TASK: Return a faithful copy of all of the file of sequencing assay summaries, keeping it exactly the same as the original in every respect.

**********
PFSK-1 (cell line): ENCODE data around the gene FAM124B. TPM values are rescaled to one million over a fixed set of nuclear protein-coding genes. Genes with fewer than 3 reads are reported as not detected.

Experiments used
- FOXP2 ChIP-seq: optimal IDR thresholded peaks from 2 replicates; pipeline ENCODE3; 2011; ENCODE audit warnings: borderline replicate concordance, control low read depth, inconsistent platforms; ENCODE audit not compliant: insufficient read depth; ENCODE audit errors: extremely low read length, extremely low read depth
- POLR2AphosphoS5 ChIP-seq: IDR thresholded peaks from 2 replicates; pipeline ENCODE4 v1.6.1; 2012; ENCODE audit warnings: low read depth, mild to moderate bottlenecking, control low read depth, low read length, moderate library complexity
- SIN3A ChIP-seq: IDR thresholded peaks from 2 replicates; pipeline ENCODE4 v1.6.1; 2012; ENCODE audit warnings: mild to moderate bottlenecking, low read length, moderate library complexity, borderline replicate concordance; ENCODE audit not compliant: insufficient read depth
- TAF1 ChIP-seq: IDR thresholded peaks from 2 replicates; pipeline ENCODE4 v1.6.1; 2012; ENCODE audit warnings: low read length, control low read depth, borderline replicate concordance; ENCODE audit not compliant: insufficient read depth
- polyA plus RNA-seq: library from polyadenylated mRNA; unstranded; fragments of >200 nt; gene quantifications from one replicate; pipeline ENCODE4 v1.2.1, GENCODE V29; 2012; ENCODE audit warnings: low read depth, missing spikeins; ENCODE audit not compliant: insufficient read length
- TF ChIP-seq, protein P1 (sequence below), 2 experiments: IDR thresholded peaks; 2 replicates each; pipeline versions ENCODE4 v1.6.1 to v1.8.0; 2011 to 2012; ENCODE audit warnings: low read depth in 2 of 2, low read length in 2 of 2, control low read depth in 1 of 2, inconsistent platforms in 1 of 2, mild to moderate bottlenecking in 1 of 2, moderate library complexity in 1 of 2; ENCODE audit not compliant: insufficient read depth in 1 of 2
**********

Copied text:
PFSK-1 (cell line): ENCODE data around the gene FAM124B. TPM values are rescaled to one million over a fixed set of nuclear protein-coding genes. Genes with fewer than 3 reads are reported as not detected.

Experiments used
- FOXP2 ChIP-seq: optimal IDR thresholded peaks from 2 replicates; pipeline ENCODE3; 2011; ENCODE audit warnings: borderline replicate concordance, control low read depth, inconsistent platforms; ENCODE audit not compliant: insufficient read depth; ENCODE audit errors: extremely low read length, extremely low read depth
- POLR2AphosphoS5 ChIP-seq: IDR thresholded peaks from 2 replicates; pipeline ENCODE4 v1.6.1; 2012; ENCODE audit warnings: low read depth, mild to moderate bottlenecking, control low read depth, low read length, moderate library complexity
- SIN3A ChIP-seq: IDR thresholded peaks from 2 replicates; pipeline ENCODE4 v1.6.1; 2012; ENCODE audit warnings: mild to moderate bottlenecking, low read length, moderate library complexity, borderline replicate concordance; ENCODE audit not compliant: insufficient read depth
- TAF1 ChIP-seq: IDR thresholded peaks from 2 replicates; pipeline ENCODE4 v1.6.1; 2012; ENCODE audit warnings: low read length, control low read depth, borderline replicate concordance; ENCODE audit not compliant: insufficient read depth
- polyA plus RNA-seq: library from polyadenylated mRNA; unstranded; fragments of >200 nt; gene quantifications from one replicate; pipeline ENCODE4 v1.2.1, GENCODE V29; 2012; ENCODE audit warnings: low read depth, missing spikeins; ENCODE audit not compliant: insufficient read length
- TF ChIP-seq, protein P1 (sequence below), 2 experiments: IDR thresholded peaks; 2 replicates each; pipeline versions ENCODE4 v1.6.1 to v1.8.0; 2011 to 2012; ENCODE audit warnings: low read depth in 2 of 2, low read length in 2 of 2, control low read depth in 1 of 2, inconsistent platforms in 1 of 2, mild to moderate bottlenecking in 1 of 2, moderate library complexity in 1 of 2; ENCODE audit not compliant: insufficient read depth in 1 of 2